Teacher Resources

Bring fun into learning about Arbor Day at school and at home.

The Georgia Trail of Trees

Tim Womick, known to many as the modern-day Johnny Appleseed and often referred to as simply "the tree guy," will be performing his Trail of Trees at elementary, middle and high school Arbor Day celebrations throughout the state during the week leading up to Georgia's Arbor Day. For more information or to inquire about a Trail of Trees performance, contact Joan Scales at 678-476-6226.

Key Points for Teachers to Know

Arbor Day presents an annual opportunity for Georgia's communities to reach across barriers of age, income, geography, culture, and politics to learn about the benefits of trees and to work at improving the state's tree population. Teachers and students have always been important to Arbor Day. In fact, if you polled people on the street about their thoughts of Arbor Day, most will probably recall their fun school yard moments of planting trees. With these resources, your students will be able to go home and teach their families about the value of healthy trees. They can even direct their parents to the Georgia Forestry Commission web pages to plant trees in their yards and join neighborhood public tree events.

To get you started, the major issue points for students to learn about healthy trees are:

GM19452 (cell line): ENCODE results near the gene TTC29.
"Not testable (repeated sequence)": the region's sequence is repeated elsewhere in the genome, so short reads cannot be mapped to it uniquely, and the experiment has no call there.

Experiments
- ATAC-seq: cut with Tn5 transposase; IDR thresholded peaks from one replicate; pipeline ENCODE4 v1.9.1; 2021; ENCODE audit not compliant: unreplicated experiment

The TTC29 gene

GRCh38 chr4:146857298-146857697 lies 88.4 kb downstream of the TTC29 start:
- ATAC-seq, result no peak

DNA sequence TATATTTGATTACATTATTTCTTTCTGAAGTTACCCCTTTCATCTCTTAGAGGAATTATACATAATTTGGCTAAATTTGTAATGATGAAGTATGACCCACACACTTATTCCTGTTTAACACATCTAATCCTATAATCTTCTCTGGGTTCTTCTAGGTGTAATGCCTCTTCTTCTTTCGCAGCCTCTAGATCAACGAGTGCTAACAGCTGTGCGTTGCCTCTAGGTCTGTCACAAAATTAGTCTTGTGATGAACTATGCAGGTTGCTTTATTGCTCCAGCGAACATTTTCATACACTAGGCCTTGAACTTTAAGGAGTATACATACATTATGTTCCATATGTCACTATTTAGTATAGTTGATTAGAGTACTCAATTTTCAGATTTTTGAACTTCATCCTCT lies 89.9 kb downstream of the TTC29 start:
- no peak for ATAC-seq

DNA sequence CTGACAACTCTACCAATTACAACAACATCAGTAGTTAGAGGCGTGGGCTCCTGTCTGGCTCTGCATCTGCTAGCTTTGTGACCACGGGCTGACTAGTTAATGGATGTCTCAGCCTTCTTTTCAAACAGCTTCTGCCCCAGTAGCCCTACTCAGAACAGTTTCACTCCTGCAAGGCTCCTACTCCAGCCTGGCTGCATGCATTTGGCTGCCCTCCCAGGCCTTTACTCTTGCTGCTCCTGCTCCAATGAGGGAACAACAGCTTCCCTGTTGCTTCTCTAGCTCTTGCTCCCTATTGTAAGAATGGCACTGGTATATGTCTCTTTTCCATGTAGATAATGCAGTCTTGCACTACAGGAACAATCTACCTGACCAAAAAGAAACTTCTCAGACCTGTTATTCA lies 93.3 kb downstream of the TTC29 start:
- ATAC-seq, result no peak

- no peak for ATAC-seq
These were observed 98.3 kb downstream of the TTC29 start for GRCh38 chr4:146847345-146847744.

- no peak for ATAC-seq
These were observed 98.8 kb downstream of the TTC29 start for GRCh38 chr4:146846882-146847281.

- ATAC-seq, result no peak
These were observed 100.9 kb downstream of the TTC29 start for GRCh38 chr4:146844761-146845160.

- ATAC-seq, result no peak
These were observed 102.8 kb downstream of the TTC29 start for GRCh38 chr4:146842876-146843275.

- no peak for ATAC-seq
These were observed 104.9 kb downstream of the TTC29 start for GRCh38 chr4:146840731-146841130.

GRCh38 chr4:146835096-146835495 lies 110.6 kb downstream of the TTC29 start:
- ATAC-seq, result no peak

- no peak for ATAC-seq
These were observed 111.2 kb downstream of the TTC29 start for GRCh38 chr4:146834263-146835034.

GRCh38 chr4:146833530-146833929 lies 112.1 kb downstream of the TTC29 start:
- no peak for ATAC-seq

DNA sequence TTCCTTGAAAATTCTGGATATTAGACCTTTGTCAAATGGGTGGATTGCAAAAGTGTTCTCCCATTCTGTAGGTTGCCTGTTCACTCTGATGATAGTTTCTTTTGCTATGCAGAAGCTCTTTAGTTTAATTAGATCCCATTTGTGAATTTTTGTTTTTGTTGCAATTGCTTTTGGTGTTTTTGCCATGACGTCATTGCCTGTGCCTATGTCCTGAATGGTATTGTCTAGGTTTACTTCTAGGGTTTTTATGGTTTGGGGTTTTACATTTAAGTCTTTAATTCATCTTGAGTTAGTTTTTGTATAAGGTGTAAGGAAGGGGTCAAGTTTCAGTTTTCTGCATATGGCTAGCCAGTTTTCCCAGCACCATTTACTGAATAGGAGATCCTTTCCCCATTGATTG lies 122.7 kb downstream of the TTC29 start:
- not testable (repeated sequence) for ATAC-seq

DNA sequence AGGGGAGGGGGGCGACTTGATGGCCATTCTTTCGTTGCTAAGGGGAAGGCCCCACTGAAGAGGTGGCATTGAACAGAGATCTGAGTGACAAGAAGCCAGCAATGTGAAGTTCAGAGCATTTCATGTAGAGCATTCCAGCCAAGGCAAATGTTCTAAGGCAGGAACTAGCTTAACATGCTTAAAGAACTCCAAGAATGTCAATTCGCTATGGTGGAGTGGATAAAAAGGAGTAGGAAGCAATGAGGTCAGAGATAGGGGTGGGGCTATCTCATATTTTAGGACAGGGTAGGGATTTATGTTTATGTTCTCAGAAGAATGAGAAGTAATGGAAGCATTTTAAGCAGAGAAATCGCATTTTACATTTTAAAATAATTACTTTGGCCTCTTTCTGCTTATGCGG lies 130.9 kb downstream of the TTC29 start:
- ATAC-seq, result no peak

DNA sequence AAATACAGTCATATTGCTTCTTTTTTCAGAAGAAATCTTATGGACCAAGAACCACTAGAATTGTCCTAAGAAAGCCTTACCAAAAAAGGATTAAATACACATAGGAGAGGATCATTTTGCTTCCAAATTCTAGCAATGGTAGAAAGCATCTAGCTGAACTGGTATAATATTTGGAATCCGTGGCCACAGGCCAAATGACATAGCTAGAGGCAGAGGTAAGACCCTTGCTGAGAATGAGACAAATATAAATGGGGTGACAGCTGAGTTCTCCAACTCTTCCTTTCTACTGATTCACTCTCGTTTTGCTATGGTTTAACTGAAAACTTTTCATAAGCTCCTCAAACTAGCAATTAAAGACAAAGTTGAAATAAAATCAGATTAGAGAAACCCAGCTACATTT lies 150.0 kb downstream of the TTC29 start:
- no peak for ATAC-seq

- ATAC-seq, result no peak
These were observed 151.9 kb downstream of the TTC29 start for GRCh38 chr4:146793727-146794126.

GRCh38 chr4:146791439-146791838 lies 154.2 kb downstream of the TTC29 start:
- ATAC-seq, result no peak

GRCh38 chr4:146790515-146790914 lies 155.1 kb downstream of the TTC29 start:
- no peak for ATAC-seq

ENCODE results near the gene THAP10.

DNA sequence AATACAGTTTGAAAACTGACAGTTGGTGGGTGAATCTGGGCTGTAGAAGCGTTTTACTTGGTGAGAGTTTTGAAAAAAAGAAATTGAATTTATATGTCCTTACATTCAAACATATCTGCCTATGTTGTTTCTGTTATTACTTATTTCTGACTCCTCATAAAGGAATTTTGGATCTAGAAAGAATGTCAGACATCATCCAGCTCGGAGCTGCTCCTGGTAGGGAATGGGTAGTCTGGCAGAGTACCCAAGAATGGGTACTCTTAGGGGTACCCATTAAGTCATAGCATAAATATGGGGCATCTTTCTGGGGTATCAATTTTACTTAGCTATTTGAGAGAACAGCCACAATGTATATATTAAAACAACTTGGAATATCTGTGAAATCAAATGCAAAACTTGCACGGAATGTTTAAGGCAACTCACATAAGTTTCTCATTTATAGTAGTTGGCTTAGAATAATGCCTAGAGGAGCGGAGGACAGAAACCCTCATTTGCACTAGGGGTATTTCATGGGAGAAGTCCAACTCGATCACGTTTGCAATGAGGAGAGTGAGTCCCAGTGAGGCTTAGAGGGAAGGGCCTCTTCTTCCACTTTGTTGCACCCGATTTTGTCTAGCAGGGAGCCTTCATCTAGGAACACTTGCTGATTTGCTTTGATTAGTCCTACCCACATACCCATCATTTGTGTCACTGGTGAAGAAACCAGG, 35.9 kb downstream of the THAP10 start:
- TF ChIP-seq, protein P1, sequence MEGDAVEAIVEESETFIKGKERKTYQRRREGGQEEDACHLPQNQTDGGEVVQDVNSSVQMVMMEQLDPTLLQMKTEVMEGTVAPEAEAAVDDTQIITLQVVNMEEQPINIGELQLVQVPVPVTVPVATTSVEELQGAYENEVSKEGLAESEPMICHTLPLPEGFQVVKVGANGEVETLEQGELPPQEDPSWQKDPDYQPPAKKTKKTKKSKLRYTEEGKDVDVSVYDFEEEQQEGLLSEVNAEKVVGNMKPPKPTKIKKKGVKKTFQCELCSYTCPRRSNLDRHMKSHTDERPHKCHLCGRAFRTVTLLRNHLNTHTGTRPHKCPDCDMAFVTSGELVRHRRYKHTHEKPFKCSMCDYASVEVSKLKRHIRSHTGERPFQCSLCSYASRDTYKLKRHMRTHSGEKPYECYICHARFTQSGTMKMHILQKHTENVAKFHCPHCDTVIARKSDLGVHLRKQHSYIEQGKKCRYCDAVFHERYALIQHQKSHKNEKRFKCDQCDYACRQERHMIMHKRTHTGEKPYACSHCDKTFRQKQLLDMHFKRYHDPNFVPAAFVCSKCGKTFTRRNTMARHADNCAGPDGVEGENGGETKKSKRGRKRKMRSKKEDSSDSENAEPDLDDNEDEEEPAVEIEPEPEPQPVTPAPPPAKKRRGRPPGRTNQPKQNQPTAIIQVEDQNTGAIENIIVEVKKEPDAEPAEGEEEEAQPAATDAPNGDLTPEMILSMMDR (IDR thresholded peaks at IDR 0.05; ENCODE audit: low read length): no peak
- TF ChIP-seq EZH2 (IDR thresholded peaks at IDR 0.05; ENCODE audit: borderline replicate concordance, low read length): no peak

• Georgia grows trees for two reasons. Rural trees are managed through sustainable forestry to create one of Georgia's greatest commercial industries - wood and wood products people need in daily life. In our towns and cities, trees are grown and cared for to provide economic, environmental, and social values for everyone.
  • Approximately 50 acres of forested land is lost each day in Georgia's urban environments because of rapid land development. While development meets the needs of a growing city, maintaining trees and their health is even more important because of the economic, environmental, health and social values trees bring to daily life.
  • The health of new and existing trees is dependent on elected officials, businesses, and residents working together to create and enforce best practices for tree maintenance, local tree ordinances, and seeking advice from experts within Georgia's tree community.
  • Urban residents benefit from trees in savings on utility bills, increased property values, cleaner water and air, and environments that discourage crime and enhance the learning capabilities of children. Business thrives in tree-lined districts, which attracts more business and adds to the economic vitality of the region.
  • Many community values are dependent on the health of our trees. The concern for their health is everyone's responsibility. Everyone needs to take a leadership role in increasing funding and programs for parks, trees, and greenspace.

It's your urban forest, learn it, grow it, maintain it, enjoy it.